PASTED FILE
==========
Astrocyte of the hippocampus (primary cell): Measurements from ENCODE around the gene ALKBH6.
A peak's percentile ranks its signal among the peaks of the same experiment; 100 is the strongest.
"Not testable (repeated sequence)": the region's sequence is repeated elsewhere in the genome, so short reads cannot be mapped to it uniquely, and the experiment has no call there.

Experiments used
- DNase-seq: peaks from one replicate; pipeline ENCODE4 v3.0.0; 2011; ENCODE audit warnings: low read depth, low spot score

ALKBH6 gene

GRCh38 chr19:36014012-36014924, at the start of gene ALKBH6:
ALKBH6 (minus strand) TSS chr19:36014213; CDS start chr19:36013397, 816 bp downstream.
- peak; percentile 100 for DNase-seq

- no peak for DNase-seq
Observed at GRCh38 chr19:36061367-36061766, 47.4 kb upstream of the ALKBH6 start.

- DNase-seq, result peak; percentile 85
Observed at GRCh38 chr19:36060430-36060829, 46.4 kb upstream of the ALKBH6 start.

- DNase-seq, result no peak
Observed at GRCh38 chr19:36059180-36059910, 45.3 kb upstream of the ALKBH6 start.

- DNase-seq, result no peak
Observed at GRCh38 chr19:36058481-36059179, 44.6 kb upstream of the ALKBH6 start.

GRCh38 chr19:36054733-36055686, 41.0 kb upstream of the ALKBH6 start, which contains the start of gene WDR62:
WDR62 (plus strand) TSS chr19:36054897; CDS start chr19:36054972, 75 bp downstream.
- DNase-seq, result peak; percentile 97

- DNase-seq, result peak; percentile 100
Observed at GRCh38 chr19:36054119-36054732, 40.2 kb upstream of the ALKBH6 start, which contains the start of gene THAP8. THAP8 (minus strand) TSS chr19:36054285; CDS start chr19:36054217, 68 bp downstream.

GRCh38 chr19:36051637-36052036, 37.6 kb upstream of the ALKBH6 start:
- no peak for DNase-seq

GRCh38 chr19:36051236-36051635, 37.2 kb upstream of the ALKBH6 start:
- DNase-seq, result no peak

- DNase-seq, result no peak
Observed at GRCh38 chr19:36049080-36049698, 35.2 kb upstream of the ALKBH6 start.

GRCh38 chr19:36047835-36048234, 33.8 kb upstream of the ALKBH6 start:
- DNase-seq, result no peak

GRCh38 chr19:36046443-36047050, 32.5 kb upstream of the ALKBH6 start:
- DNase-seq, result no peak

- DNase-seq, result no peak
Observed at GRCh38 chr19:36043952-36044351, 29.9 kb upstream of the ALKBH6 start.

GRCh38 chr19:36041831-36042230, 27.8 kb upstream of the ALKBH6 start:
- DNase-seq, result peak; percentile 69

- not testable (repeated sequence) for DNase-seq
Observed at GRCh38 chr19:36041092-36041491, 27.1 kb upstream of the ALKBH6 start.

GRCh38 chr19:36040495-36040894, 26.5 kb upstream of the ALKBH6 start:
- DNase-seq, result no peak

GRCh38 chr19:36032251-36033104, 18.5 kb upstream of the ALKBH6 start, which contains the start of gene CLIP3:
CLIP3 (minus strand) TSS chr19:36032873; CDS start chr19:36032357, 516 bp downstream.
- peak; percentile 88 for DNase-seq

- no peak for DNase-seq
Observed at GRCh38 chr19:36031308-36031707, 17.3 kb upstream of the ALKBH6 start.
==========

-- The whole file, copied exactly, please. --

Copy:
Astrocyte of the hippocampus (primary cell): Measurements from ENCODE around the gene ALKBH6.
A peak's percentile ranks its signal among the peaks of the same experiment; 100 is the strongest.
"Not testable (repeated sequence)": the region's sequence is repeated elsewhere in the genome, so short reads cannot be mapped to it uniquely, and the experiment has no call there.

Experiments used
- DNase-seq: peaks from one replicate; pipeline ENCODE4 v3.0.0; 2011; ENCODE audit warnings: low read depth, low spot score

ALKBH6 gene

GRCh38 chr19:36014012-36014924, at the start of gene ALKBH6:
ALKBH6 (minus strand) TSS chr19:36014213; CDS start chr19:36013397, 816 bp downstream.
- peak; percentile 100 for DNase-seq

- no peak for DNase-seq
Observed at GRCh38 chr19:36061367-36061766, 47.4 kb upstream of the ALKBH6 start.

- DNase-seq, result peak; percentile 85
Observed at GRCh38 chr19:36060430-36060829, 46.4 kb upstream of the ALKBH6 start.

- DNase-seq, result no peak
Observed at GRCh38 chr19:36059180-36059910, 45.3 kb upstream of the ALKBH6 start.

- DNase-seq, result no peak
Observed at GRCh38 chr19:36058481-36059179, 44.6 kb upstream of the ALKBH6 start.

GRCh38 chr19:36054733-36055686, 41.0 kb upstream of the ALKBH6 start, which contains the start of gene WDR62:
WDR62 (plus strand) TSS chr19:36054897; CDS start chr19:36054972, 75 bp downstream.
- DNase-seq, result peak; percentile 97

- DNase-seq, result peak; percentile 100
Observed at GRCh38 chr19:36054119-36054732, 40.2 kb upstream of the ALKBH6 start, which contains the start of gene THAP8. THAP8 (minus strand) TSS chr19:36054285; CDS start chr19:36054217, 68 bp downstream.

GRCh38 chr19:36051637-36052036, 37.6 kb upstream of the ALKBH6 start:
- no peak for DNase-seq

GRCh38 chr19:36051236-36051635, 37.2 kb upstream of the ALKBH6 start:
- DNase-seq, result no peak

- DNase-seq, result no peak
Observed at GRCh38 chr19:36049080-36049698, 35.2 kb upstream of the ALKBH6 start.

GRCh38 chr19:36047835-36048234, 33.8 kb upstream of the ALKBH6 start:
- DNase-seq, result no peak

GRCh38 chr19:36046443-36047050, 32.5 kb upstream of the ALKBH6 start:
- DNase-seq, result no peak

- DNase-seq, result no peak
Observed at GRCh38 chr19:36043952-36044351, 29.9 kb upstream of the ALKBH6 start.

GRCh38 chr19:36041831-36042230, 27.8 kb upstream of the ALKBH6 start:
- DNase-seq, result peak; percentile 69

- not testable (repeated sequence) for DNase-seq
Observed at GRCh38 chr19:36041092-36041491, 27.1 kb upstream of the ALKBH6 start.

GRCh38 chr19:36040495-36040894, 26.5 kb upstream of the ALKBH6 start:
- DNase-seq, result no peak

GRCh38 chr19:36032251-36033104, 18.5 kb upstream of the ALKBH6 start, which contains the start of gene CLIP3:
CLIP3 (minus strand) TSS chr19:36032873; CDS start chr19:36032357, 516 bp downstream.
- peak; percentile 88 for DNase-seq

- no peak for DNase-seq
Observed at GRCh38 chr19:36031308-36031707, 17.3 kb upstream of the ALKBH6 start.